HP Talks Up Information Life-Cycle Management, Outlines Road Map

The company is in the process of bringing its various storage technologies, servers and professional services together to tackle customer issues such as how to store data for the long term while dealing with technological issues that occur before the data expires, said Rusty Smith, director of HP's Information Lifecycle Management (ILM) division.

The company is also addressing other issues, such as the increase in capacity required to handle data that, due to new regulations, must be stored for a longer period than in the past, as well as how to extract information from that stored data, said Smith.

While storage-centric vendors such as EMC, Veritas Software and StorageTek have already discussed ILM strategies, HP is the first systems company to do so, Smith said. "When you create data to be archived, it is not created by storage," he said. "It is created on servers and on applications running on the servers. Instead, it's a business-process issue."

HP's ILM strategy makes full use of the vendor's range of storage products, including high-performance and low-performance disk, tape and optical technologies. For the parts it does not develop internally, HP will partner, said Smith. "We know how to partner to go to market. We don't need to buy a Legato," he said, referring EMC's acquisition of Legato Systems earlier this year.

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HP is already partnering with a number of other vendors, including developers of software for financial services, e-mail archiving and hierarchical storage management, Smith said.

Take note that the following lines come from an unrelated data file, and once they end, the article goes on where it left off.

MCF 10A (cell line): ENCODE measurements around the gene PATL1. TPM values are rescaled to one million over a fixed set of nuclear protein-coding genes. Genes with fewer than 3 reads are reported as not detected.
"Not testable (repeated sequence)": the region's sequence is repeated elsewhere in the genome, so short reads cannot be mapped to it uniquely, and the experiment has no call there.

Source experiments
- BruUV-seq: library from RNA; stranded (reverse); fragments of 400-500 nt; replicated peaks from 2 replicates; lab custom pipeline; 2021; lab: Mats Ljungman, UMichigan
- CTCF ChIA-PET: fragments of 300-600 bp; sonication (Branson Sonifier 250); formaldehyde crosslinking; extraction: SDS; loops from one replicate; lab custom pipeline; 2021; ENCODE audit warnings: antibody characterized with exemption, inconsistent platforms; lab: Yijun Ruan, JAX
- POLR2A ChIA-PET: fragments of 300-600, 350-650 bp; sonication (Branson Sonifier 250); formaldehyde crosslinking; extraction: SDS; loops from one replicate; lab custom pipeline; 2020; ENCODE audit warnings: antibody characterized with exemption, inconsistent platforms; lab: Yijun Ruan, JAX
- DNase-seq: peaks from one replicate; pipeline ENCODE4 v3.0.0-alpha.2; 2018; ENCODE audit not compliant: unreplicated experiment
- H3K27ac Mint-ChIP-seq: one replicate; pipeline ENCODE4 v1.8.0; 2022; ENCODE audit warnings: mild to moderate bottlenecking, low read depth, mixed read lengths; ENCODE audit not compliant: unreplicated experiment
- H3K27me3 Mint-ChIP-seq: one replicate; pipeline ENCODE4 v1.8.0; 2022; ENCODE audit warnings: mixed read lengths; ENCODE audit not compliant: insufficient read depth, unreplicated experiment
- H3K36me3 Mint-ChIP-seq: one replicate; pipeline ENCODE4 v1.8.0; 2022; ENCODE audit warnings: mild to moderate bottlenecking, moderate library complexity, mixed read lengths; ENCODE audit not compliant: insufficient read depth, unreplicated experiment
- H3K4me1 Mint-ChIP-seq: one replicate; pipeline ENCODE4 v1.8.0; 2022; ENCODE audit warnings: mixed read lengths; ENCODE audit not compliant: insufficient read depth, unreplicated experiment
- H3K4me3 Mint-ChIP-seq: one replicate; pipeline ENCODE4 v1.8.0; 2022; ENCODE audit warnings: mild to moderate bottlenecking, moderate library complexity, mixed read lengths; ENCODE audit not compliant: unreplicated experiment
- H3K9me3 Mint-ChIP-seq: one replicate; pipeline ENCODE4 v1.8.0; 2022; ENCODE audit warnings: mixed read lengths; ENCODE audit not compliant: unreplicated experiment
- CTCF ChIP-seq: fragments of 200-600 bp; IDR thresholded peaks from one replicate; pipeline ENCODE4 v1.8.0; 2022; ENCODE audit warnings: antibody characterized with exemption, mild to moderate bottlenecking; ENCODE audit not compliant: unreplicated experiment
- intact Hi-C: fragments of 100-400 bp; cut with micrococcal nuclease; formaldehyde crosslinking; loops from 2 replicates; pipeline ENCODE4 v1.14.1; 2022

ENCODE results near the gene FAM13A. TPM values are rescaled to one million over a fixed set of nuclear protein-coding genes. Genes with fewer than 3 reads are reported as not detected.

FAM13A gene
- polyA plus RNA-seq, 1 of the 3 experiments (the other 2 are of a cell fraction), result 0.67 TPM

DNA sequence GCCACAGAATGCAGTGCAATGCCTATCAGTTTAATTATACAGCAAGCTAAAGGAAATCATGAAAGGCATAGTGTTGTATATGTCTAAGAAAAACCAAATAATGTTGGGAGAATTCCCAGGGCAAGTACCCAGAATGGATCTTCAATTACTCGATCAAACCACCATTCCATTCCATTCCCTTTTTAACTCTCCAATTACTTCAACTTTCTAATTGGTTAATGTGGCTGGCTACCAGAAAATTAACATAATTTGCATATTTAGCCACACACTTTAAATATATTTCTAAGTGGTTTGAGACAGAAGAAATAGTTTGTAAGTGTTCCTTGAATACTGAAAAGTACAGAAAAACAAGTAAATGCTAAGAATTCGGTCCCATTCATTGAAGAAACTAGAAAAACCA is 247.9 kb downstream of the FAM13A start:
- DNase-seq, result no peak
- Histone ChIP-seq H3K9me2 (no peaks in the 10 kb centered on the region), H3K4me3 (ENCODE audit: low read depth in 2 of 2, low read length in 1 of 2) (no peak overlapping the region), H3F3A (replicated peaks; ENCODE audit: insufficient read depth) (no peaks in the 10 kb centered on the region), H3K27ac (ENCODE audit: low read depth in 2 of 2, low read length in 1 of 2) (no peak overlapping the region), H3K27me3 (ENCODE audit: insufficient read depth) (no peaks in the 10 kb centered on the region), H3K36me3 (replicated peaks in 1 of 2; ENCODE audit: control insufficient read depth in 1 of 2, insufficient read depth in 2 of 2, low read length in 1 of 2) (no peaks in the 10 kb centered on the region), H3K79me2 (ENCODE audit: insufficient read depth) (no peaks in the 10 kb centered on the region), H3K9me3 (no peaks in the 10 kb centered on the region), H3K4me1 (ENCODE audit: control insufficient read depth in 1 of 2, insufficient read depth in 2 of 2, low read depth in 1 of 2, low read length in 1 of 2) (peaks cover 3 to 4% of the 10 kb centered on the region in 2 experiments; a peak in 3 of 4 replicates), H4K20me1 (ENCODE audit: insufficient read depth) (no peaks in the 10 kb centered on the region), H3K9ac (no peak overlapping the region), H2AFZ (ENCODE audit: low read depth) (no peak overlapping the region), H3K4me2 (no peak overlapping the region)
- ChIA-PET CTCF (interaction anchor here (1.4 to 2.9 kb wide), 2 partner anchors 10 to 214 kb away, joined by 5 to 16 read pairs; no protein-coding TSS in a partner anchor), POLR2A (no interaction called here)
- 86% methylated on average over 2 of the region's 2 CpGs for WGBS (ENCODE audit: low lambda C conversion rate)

Tools to manage data manually as part of ILM are available, said Smith. However, over the next six to nine months, HP will gradually introduce tools to automate many of the processes necessary to manage data over the long term, he said. At the same time, the company plans to unveil new software partners. The next two to three years will see enhanced automation, he said.

A key part of the ILM process is consulting services for processes such as deciding what data to keep and what not to keep, and when to move it from high-performance storage to lower-cost low-performance storage and then on to optical or tape storage, Smith said.

As a result, HP will depend on its professional-services arm to play a big role in ILM, said Smith. However, the company will also look to partner with both large and small channel partners, he said.

"For large hospitals with huge issues related to retaining data, we will bring in large service providers," Smith said. "But a lot of community hospitals face similar challenges. We will work with VARs, and are now looking at developing bundled services for VARs to offer such customers in the long term."